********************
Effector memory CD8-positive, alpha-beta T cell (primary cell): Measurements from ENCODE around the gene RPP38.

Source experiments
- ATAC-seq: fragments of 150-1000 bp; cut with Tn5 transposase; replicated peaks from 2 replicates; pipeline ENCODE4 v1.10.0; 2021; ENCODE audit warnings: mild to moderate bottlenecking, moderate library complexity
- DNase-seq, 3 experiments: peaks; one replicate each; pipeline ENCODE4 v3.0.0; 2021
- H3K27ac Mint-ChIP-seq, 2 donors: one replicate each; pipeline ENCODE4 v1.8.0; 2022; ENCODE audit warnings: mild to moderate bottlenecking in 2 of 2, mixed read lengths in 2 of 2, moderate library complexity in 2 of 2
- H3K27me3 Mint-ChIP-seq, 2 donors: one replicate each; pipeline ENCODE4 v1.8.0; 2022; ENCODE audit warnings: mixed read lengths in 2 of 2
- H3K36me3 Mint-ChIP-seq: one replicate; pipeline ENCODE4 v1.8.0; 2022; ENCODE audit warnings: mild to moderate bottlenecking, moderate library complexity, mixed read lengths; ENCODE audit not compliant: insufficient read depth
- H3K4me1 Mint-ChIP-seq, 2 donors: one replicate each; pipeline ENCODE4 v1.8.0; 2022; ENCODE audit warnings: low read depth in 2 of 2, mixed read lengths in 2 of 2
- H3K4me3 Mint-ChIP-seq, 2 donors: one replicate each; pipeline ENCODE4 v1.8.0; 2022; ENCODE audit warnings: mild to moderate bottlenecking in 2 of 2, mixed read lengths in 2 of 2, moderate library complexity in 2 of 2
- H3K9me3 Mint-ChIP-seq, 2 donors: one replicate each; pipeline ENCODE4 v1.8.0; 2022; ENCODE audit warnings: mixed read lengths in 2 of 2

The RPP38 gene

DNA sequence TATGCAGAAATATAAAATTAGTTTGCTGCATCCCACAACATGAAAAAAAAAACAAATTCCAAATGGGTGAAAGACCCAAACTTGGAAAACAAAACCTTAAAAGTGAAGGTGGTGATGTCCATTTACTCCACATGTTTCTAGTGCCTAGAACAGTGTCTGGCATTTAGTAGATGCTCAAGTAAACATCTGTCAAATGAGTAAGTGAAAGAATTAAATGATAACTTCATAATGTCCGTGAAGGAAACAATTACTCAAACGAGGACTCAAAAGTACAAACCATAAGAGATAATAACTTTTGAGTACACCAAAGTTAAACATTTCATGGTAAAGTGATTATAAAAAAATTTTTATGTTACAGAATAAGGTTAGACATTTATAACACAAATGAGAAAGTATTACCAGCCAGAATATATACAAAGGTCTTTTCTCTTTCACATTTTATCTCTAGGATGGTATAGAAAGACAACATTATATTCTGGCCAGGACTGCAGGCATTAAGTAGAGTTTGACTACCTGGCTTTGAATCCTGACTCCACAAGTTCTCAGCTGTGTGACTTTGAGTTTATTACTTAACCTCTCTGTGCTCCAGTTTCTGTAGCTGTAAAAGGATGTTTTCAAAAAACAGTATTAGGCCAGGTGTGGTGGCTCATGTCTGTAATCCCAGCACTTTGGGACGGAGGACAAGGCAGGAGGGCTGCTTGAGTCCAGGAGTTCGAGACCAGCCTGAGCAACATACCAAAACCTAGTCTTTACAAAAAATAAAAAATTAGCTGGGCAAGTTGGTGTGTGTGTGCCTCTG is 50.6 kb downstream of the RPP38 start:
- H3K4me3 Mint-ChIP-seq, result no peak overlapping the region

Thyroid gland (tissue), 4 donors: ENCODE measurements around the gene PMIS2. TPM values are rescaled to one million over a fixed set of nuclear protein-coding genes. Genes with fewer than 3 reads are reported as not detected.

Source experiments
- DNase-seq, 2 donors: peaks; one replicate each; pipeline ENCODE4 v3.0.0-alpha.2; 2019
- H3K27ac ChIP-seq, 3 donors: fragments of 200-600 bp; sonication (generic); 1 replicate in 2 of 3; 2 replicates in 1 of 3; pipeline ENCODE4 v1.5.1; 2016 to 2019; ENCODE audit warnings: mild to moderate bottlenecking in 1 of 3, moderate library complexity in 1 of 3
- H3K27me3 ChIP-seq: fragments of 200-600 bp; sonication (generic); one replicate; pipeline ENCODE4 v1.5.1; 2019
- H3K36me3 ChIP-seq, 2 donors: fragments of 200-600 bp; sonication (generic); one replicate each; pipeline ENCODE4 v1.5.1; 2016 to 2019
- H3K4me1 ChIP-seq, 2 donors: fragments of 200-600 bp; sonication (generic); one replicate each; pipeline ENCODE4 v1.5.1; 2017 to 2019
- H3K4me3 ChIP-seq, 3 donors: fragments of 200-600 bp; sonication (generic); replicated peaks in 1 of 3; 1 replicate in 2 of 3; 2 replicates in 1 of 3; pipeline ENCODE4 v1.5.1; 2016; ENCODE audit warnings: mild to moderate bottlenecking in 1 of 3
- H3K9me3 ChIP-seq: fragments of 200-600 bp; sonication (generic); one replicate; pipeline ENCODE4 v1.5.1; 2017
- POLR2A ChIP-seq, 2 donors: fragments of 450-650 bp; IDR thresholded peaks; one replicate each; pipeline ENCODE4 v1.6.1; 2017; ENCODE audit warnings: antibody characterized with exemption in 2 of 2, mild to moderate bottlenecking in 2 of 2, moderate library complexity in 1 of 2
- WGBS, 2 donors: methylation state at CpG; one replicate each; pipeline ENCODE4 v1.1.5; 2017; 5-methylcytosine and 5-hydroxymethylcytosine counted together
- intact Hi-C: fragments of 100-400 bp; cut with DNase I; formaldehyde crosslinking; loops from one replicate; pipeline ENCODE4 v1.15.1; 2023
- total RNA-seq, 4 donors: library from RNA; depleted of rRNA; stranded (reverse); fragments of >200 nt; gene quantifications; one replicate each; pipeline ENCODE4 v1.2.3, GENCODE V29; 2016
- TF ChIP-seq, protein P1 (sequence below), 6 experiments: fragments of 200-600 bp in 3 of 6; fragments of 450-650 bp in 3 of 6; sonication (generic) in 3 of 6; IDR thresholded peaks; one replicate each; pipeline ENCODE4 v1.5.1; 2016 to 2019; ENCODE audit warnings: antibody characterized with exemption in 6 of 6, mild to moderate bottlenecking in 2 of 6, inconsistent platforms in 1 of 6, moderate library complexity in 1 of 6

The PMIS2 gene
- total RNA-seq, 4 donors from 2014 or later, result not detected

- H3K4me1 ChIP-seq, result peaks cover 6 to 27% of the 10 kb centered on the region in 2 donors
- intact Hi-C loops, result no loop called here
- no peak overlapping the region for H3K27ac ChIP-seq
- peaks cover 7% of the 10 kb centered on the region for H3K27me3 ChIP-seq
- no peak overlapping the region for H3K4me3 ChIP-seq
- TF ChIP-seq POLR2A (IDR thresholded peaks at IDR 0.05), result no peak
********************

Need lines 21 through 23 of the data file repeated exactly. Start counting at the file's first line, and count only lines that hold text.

- H3K4me3 ChIP-seq, 3 donors: fragments of 200-600 bp; sonication (generic); replicated peaks in 1 of 3; 1 replicate in 2 of 3; 2 replicates in 1 of 3; pipeline ENCODE4 v1.5.1; 2016; ENCODE audit warnings: mild to moderate bottlenecking in 1 of 3
- H3K9me3 ChIP-seq: fragments of 200-600 bp; sonication (generic); one replicate; pipeline ENCODE4 v1.5.1; 2017
- POLR2A ChIP-seq, 2 donors: fragments of 450-650 bp; IDR thresholded peaks; one replicate each; pipeline ENCODE4 v1.6.1; 2017; ENCODE audit warnings: antibody characterized with exemption in 2 of 2, mild to moderate bottlenecking in 2 of 2, moderate library complexity in 1 of 2